Networx transition passes milestone: Pay up

Agencies that didn’t get their Networx transition orders in by Aug. 31 will have to pay the freight themselves. After having already extended the offer to some agencies by a year, the General Services Administration has put its foot down.

“This is a reminder that the U.S. General Services Administration will reimburse all transition orders submitted up to Aug. 31, 2011, and any orders submitted after that may not be reimbursed,” wrote Karl Krumbholz, director of GSA’s Network Services Programs, in a blog post published July 29.

The transition to Networx, a comprehensive network services contract, has been years in the making. GSA awarded the multiple-award contracts — Networx Universal for broad services, Networx Enterprise for niche and localized services — in 2007, and although many agencies have made the transition, a few still have important steps to take, Krumbholz said in an interview in late August.

While GSA tries to finish moving agencies to the new contract, it’s already starting to work on the next one, tentatively named Network Services 2020. Networx expires in 2017, although it’s likely that GSA will keep it alive a little longer with temporary extensions.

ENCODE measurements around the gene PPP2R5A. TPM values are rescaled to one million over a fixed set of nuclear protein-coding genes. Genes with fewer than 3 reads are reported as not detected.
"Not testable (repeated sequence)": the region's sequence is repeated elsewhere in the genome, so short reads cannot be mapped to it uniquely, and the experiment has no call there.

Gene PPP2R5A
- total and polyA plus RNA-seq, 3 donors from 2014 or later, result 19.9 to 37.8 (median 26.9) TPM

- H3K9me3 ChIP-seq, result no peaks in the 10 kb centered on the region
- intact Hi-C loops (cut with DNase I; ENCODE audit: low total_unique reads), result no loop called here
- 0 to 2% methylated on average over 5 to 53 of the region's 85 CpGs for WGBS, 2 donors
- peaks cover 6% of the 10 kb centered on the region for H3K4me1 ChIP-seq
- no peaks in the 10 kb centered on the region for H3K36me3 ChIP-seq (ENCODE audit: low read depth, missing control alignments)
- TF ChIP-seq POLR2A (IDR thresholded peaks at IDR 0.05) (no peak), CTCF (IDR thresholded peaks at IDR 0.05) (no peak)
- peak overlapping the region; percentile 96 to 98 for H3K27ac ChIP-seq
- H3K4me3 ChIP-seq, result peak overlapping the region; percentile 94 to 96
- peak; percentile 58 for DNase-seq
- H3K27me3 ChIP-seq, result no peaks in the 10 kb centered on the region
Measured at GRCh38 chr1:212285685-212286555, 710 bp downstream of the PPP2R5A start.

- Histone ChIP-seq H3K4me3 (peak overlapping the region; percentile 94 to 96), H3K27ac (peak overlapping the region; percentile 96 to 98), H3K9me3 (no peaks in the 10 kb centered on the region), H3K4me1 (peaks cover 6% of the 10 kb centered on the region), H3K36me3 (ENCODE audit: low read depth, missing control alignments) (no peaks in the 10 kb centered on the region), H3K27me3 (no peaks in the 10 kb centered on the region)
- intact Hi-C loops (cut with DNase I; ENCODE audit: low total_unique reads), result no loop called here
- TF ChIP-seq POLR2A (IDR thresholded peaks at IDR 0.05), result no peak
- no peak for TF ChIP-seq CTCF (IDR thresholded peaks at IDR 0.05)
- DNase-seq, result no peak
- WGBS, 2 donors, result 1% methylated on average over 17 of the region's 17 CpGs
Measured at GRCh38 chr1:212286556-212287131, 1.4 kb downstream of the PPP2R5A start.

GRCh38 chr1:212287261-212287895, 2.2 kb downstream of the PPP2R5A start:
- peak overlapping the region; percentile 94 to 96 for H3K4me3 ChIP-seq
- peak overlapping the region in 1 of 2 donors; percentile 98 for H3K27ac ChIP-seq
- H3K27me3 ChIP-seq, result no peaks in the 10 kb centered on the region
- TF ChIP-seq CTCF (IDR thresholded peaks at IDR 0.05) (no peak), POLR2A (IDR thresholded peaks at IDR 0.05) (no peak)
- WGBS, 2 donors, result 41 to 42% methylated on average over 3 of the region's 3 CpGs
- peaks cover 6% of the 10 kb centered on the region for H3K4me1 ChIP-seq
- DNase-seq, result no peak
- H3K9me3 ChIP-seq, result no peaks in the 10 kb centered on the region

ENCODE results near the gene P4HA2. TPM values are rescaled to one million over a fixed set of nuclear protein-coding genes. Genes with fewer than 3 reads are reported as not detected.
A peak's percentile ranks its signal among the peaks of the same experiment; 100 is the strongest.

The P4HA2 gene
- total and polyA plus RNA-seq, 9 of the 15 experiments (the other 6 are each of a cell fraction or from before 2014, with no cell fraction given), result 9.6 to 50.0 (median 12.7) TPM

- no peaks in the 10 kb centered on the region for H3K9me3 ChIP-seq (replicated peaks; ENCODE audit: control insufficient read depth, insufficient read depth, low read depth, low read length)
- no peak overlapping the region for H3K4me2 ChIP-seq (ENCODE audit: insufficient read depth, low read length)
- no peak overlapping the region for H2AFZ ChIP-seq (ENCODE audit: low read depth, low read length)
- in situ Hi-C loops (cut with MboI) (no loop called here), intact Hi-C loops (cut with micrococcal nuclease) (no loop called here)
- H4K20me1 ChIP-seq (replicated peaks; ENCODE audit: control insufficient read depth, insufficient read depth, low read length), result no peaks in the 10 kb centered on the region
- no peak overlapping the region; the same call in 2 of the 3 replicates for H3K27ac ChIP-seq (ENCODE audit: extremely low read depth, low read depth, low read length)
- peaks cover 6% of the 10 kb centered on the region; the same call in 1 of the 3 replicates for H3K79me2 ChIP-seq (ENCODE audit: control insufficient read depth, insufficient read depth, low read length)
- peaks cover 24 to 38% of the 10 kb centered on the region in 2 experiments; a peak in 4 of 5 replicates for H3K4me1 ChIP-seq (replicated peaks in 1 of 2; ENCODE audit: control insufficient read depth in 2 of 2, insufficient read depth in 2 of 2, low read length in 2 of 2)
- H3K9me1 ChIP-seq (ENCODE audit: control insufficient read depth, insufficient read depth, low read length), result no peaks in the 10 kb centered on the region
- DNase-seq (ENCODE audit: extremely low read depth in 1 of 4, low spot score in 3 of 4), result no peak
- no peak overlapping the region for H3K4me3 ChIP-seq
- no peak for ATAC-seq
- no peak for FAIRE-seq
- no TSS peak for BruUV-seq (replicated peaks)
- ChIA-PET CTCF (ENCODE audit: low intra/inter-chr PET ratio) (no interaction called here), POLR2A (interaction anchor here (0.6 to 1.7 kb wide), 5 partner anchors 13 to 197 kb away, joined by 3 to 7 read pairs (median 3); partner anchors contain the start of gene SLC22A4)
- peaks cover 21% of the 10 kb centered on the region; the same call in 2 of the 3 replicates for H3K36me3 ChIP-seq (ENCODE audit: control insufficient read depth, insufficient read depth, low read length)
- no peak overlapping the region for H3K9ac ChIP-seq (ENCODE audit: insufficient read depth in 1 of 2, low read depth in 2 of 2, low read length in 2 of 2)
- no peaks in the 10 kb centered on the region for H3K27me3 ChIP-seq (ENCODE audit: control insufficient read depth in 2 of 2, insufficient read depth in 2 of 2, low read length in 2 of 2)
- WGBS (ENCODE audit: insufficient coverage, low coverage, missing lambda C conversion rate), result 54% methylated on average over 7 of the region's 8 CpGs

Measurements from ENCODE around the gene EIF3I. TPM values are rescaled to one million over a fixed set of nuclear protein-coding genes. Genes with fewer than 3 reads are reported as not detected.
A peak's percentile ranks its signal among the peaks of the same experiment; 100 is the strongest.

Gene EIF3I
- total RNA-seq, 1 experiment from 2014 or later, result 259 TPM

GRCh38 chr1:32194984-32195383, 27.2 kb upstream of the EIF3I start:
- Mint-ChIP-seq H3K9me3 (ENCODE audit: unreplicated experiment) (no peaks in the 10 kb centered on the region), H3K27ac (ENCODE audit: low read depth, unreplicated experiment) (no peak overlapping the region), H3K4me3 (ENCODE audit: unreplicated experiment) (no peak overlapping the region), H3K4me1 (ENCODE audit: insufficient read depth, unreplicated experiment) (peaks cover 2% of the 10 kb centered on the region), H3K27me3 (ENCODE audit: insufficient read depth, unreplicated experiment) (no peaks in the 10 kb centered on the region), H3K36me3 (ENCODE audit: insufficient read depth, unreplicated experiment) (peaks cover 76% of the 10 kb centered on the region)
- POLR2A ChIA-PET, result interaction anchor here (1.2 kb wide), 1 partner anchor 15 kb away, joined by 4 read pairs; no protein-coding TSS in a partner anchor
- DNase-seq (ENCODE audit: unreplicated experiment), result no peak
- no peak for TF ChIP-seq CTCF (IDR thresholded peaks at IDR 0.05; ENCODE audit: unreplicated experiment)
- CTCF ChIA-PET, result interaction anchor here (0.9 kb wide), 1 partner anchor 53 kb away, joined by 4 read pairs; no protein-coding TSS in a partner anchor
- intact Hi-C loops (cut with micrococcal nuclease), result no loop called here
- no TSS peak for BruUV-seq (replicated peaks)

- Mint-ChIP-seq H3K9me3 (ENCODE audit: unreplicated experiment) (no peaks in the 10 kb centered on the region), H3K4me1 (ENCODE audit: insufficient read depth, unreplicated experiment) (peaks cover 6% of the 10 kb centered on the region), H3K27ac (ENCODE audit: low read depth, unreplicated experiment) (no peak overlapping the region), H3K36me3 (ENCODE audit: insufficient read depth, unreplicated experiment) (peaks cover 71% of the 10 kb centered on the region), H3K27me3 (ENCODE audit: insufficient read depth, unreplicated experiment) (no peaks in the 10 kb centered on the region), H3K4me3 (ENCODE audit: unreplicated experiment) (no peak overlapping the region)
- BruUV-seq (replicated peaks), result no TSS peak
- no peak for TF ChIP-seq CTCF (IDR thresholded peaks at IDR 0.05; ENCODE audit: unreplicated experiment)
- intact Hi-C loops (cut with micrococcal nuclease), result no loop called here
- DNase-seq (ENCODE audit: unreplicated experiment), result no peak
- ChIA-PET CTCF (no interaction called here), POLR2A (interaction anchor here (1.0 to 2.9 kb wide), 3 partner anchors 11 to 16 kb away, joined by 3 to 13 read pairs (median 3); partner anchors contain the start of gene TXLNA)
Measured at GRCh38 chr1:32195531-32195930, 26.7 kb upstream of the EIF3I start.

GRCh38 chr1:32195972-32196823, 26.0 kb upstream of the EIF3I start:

That’s what the agency has been doing with FTS 2001, Networx’s predecessor. At Fierce Government IT, reporter David Perera described agencies as languid in their efforts to switch from FTS 2001 to Networx.

In fact, much of the coverage of Networx since the contracts were awarded has focused on the transition. When she was an unconfirmed nominee, GSA Administrator Martha Johnson also made much of the sluggish pace, Gautham Nagesh reports at Nextgov.

Nagesh wrote that Johnson highlighted the transition during her Senate confirmation hearing and expressed doubt that the process would be completed before the next iteration was awarded.

About the Author

Technology journalist Michael Hardy is a former FCW editor.

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